The Rev. Billy Graham, whose sermons were broadcast in churches around the country, has died, a spokesman confirmed to CBS News. He was 99.
In the summer of 2005, Graham preached at what he called his “Final Crusade.”
Graham said: “Deep inside we need something else. And that something else can be brought about by Jesus.”
“When I touch the podium, I can feel a new strength and a new power come and it’s a thrilling thing for me to preach the gospel at this age,” Graham said.
The three-day event in New York City was the culmination of a lifetime of evangelism — seven decades of spreading the gospel to more than 200 million people in 185 countries around the world.
Graham once said: “Jesus Christ, the son of God, has an answer to every problem that you face!”
Raised in the fundamentalist faith of his native North Carolina, Graham dedicated his life to Christ when he was 16, and was ordained a Baptist minister in 1939. He created his own brand of populist evangelism. His “crusades,” as he called them, were soon attracting millions in person and later through television.
“We are United, and are ready to march under the banner of Almighty God, taking as our slogan that which we have on our coins, ‘In God We Trust,'” Graham once said.
Before long, Graham set his sights on the rest of the world, and took his “crusades” to Europe, Africa, India, the Far East. A staunch anti-Communist, one of his cherished ambitions was to bring the gospel message to the officially atheist countries behind the Iron Curtain.
“I would say 80 to 90 percent of the Russian people believe in God. And they’ve had communism now for all these many years, but it– they still believe in God,” Graham said.
Graham’s wife, Ruth, the daughter of medical missionaries, was raised in China. In 1988, the Grahams traveled there to encourage its fledgling Christian community.
“You have a great modernization program in China, and it’s my prayer that there will be a great moral modernization program — program, also,” Graham said.
Graham became a counselor and confidante to every American president, beginning with Harry Truman, but Graham himself denied he had a role in making policy. He said: “I don’t advise them, I pray with them.”
He blessed their inaugurations, dedicated their libraries and presided over their funerals.
“You know, few events touch the heart of every American as profoundly as the death of a president. For the president is our leader. And every American feels that he knows him in a very special way,” Graham said.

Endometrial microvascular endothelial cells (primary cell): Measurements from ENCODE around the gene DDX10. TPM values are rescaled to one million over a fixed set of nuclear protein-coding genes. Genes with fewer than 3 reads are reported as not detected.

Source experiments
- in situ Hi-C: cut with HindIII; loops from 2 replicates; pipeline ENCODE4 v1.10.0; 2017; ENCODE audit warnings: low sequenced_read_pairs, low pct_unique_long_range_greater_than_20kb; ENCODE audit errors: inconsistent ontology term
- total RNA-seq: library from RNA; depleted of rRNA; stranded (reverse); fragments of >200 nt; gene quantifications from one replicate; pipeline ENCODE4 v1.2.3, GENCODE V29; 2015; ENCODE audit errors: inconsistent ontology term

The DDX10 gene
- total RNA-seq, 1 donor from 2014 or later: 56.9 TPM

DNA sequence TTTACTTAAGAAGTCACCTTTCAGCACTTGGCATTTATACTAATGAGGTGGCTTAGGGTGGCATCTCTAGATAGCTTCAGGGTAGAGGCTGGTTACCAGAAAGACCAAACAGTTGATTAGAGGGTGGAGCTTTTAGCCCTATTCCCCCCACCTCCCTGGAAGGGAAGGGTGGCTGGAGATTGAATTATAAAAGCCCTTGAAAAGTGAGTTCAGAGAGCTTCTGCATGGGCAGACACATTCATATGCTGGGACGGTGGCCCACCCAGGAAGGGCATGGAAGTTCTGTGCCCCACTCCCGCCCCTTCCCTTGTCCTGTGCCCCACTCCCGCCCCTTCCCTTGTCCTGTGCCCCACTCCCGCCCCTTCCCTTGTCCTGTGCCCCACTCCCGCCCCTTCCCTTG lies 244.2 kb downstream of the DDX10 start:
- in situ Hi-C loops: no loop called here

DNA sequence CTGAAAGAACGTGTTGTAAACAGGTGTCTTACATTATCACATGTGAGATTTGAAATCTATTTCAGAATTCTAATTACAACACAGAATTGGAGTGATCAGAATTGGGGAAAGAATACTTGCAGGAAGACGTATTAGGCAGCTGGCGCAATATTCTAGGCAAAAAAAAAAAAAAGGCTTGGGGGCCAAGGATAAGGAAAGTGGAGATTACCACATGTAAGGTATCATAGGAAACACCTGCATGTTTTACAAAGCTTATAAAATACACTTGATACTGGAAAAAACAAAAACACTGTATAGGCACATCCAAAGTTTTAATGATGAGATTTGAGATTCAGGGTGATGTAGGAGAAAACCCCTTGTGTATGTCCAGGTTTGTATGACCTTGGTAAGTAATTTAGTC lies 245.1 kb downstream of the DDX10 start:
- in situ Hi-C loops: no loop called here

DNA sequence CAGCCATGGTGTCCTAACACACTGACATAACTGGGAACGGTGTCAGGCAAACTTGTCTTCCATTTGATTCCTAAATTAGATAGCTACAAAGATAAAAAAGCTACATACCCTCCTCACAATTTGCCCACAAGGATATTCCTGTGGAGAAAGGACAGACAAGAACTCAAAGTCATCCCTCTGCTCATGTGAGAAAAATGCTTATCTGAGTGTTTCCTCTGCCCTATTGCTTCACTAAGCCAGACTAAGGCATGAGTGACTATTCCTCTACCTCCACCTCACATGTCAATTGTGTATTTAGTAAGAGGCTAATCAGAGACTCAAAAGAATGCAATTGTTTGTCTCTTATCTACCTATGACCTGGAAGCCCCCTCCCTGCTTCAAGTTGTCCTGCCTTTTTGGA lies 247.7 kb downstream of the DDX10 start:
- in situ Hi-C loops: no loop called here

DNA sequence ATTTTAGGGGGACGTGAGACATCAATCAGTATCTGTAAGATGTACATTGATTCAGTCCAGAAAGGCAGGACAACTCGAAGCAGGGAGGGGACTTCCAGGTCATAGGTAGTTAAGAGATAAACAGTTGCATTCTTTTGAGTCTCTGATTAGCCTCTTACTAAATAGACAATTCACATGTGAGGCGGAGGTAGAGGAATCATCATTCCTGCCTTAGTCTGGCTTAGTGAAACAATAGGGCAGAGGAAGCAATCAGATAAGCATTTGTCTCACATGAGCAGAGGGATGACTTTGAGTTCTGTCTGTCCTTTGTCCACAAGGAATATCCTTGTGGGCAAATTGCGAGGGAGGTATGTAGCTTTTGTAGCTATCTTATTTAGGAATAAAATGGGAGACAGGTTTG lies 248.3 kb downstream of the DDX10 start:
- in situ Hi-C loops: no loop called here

Graham’s friendship with Richard Nixon dated back to the early 1950s, but it was tested by the Watergate scandal and the release of secretly recorded White House tapes.
“I’d never heard him use any of those words. I didn’t know he knew them, some of them that came out on the tapes,” Graham said.
Despite his proximity to power, Graham was resolutely non-partisan, fearing that political favoritism would damage his ministry — a ministry that was never touched by the kind of scandal that destroyed those of televangelists like Jim Bakker and Jimmy Swaggart.
Graham’s ethics and his emphasis on cooperation among different faiths earned him widespread respect.
In moments of national crisis, such as the Oklahoma City bombing, Graham was sought out for his ability to comfort and console with simplicity and eloquence.
“We’ve been reminded that a cruel event like this, which so vividly demonstrates the depths of human evil, also brings out the best of us,” Graham said.
Former presidents honored Graham by attending the dedication of his library in North Carolina.
It is there that he will be laid to rest alongside his wife, Ruth. They were married 64 years. At her funeral he said, “We were called by God as a team.”
Graham looked ahead to the end of his life with enormous faith.
Graham said: “I’ve been asked so many times lately, do I fear death? No! I look forward to death, with great anticipation. I’m looking forward to seeing God face to face.”
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